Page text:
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and where “ to dumb forgetfulness a prey,she will have leisure to regret“ the pleasing anxious being,” which she enjoyed amidst the storms of Paris. But what can the poor creature do? her husband is in Sweden, her lover is no longer secretary at war, and her father's house is the only place where she can reside with the least degree of prudency and decency. Of that father I have really a much higher idea than I ever had before; in our domestic intimacy he cast away his gloom and reserve; I saw a great deal of his mind, and all that I saw is fair and worthy. He was overwhelmed by the hurricane, he mistook his way in the fog, but in such a perilous situation, I much doubt whether any mortal could have seen or stood. In the meanwhile he is abused by all parties, and none of the French in Geneva will set their foot in bis house. members Lord Sheffield with esteem ; his health is good, and he would be tranquil in his private life, were not his spirits continually wounded by the arrival of every letter and every newspaper. His sympathy is deeply interested by the fatal consequences of revolution, in which he had acted so leading a part; and he feels as a friend for the danger of M. de Lessart, who may be guilty in the eyes of the Jacobins, or even of his judges, by those very actions and dispatches which would be most approved by all the lovers of his country. What a momentous event is the emperor's death! In the forms of a new reign, and of the imperial election, the democrats have at least gained time, if they knew how to use it. But the new monarch, though of a weak com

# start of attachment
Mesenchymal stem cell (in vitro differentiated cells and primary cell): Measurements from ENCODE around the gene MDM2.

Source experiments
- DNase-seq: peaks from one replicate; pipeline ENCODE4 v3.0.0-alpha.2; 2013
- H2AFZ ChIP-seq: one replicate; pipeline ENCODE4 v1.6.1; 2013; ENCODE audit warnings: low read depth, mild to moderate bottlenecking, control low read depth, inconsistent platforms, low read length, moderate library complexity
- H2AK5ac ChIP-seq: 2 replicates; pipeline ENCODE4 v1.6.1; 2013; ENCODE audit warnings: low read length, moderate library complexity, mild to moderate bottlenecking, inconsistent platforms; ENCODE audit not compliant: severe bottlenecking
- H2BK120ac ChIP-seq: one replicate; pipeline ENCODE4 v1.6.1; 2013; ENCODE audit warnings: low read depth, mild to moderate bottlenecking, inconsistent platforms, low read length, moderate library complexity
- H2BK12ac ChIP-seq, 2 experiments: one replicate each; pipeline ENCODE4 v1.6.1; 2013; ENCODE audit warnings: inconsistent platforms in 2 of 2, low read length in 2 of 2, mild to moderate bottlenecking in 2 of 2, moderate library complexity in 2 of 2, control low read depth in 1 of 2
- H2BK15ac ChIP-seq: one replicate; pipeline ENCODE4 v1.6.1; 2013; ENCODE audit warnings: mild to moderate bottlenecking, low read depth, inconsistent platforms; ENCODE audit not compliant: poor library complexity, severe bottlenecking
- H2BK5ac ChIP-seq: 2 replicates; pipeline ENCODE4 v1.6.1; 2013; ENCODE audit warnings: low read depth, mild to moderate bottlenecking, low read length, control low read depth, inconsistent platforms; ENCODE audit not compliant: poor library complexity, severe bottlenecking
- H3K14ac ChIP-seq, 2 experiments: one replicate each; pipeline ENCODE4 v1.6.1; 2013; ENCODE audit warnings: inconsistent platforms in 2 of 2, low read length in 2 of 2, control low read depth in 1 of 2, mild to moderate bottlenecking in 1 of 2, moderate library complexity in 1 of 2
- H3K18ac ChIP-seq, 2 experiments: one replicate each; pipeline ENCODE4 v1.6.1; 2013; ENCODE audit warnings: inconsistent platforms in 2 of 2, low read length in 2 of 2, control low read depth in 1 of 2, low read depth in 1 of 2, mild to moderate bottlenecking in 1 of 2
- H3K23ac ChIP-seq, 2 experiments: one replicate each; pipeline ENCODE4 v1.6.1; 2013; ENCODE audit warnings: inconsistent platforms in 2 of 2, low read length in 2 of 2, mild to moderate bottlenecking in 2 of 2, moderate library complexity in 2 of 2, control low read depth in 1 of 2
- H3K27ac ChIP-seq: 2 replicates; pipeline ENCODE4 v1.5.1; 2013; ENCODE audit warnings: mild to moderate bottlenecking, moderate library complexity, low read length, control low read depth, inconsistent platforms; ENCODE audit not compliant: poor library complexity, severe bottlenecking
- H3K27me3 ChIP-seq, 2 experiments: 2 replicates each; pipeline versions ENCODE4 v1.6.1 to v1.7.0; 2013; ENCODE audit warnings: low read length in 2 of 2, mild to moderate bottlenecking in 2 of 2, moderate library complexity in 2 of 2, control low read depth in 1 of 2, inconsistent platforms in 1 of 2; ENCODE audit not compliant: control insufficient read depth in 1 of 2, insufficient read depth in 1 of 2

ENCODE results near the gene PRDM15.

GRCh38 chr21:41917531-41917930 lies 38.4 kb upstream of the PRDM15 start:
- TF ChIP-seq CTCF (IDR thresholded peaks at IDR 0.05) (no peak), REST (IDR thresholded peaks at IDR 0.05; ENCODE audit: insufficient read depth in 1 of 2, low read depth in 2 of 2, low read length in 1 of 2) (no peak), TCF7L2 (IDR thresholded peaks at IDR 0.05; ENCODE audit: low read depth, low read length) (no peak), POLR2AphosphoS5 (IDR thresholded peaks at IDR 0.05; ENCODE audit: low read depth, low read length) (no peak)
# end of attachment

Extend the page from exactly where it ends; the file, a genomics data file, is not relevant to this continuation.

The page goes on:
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plexion, is of a martial temper; he loves the sol. diers, and is beloved by them; and the slow fluctuating politics of his uncle may be succeeded by a direct line of march to the gates of Strasbourg and Paris. It is the opinion of the master movers in France (I know it most certainly) that their troops will not fight, that the people have lost all sense of patriotism, and that on the first discharge of an Austrian cannon the game is up. But what occasion for Austrians or Spaniards ? the French are themselves their greatest enemies; four thousand Marseillois are marched against Arles and Avignon, the troupes de ligne are divided between the two parties, and the flame of civil war will soon extend over the southern provinces. You have heard of the unworthy treatment of the Swiss regiment of Ernest. The canton of Berne has bravely recalled them, with a stout letter to the king of France, which must have been inserted in all the papers. I now come to the most unpleasant article-our home politics. Rosset and La Motte are condemned to fine and twenty years imprisonment in the fortress of Arbourg. We bave not yet received their official sentence, nor is it believed that the proofs and proceedings against them will be published; an awkward circumstance, which it does not seem easy to justify. Some (though none of note) are taken up, several are fled, many more are suspected and suspicious. All are silent, but it is the silence of fear and discontent; and the secret hatred which rankled against government begins to point against the few who are known to be well affected. -I never knew any place so much changed as Lausanne, even since last year, and though you will not be much obliged to me for the motive, I begin very seriously to think of visiting Sheffield Place by the month of September next. Yet here again I am frightened by the dangers of a French, and the difficulties of a German route. You must send me an account of the passage from Dieppe to Brighton, with an itinerary of the Rhine, distances, expenses, &c. As usual, I just save the post, nor have I time to read my letter, which, after wasting the morning in de. liberation, has been struck off in a heat since dinner. The views of Sheffield Place are just received ; they are admired, and shall be framed. Severy has spent the carnival at Turin. Trevor is only the best man in the world.